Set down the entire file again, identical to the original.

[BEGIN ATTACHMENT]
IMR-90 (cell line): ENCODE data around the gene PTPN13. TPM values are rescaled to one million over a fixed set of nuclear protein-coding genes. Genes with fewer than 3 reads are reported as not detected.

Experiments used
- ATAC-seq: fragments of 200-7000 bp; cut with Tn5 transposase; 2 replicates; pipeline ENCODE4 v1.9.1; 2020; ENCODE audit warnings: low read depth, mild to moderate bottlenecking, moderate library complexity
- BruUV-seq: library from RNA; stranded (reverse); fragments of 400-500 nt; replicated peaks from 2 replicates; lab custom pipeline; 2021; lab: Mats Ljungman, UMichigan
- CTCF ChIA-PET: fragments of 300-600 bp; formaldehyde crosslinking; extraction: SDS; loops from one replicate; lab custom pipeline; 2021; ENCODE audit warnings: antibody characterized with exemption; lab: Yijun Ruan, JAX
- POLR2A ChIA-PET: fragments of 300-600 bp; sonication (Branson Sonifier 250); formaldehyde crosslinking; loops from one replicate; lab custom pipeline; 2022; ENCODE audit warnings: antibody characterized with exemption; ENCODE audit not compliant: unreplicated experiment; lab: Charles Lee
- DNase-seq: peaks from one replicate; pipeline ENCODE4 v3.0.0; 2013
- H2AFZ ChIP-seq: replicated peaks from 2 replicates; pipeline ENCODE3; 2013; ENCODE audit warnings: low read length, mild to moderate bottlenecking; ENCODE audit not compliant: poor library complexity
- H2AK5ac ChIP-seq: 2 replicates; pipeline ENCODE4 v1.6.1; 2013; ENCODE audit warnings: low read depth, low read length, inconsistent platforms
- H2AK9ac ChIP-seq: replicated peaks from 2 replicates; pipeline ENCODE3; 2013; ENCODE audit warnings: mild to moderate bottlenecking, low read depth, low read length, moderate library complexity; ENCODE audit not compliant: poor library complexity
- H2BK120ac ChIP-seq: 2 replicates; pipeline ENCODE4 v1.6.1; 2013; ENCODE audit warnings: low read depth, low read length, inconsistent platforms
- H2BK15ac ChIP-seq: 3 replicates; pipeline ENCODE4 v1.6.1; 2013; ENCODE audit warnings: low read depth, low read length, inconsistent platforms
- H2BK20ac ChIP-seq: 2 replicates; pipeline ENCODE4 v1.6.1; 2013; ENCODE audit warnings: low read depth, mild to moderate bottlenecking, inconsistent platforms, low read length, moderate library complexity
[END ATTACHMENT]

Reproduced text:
IMR-90 (cell line): ENCODE data around the gene PTPN13. TPM values are rescaled to one million over a fixed set of nuclear protein-coding genes. Genes with fewer than 3 reads are reported as not detected.

Experiments used
- ATAC-seq: fragments of 200-7000 bp; cut with Tn5 transposase; 2 replicates; pipeline ENCODE4 v1.9.1; 2020; ENCODE audit warnings: low read depth, mild to moderate bottlenecking, moderate library complexity
- BruUV-seq: library from RNA; stranded (reverse); fragments of 400-500 nt; replicated peaks from 2 replicates; lab custom pipeline; 2021; lab: Mats Ljungman, UMichigan
- CTCF ChIA-PET: fragments of 300-600 bp; formaldehyde crosslinking; extraction: SDS; loops from one replicate; lab custom pipeline; 2021; ENCODE audit warnings: antibody characterized with exemption; lab: Yijun Ruan, JAX
- POLR2A ChIA-PET: fragments of 300-600 bp; sonication (Branson Sonifier 250); formaldehyde crosslinking; loops from one replicate; lab custom pipeline; 2022; ENCODE audit warnings: antibody characterized with exemption; ENCODE audit not compliant: unreplicated experiment; lab: Charles Lee
- DNase-seq: peaks from one replicate; pipeline ENCODE4 v3.0.0; 2013
- H2AFZ ChIP-seq: replicated peaks from 2 replicates; pipeline ENCODE3; 2013; ENCODE audit warnings: low read length, mild to moderate bottlenecking; ENCODE audit not compliant: poor library complexity
- H2AK5ac ChIP-seq: 2 replicates; pipeline ENCODE4 v1.6.1; 2013; ENCODE audit warnings: low read depth, low read length, inconsistent platforms
- H2AK9ac ChIP-seq: replicated peaks from 2 replicates; pipeline ENCODE3; 2013; ENCODE audit warnings: mild to moderate bottlenecking, low read depth, low read length, moderate library complexity; ENCODE audit not compliant: poor library complexity
- H2BK120ac ChIP-seq: 2 replicates; pipeline ENCODE4 v1.6.1; 2013; ENCODE audit warnings: low read depth, low read length, inconsistent platforms
- H2BK15ac ChIP-seq: 3 replicates; pipeline ENCODE4 v1.6.1; 2013; ENCODE audit warnings: low read depth, low read length, inconsistent platforms
- H2BK20ac ChIP-seq: 2 replicates; pipeline ENCODE4 v1.6.1; 2013; ENCODE audit warnings: low read depth, mild to moderate bottlenecking, inconsistent platforms, low read length, moderate library complexity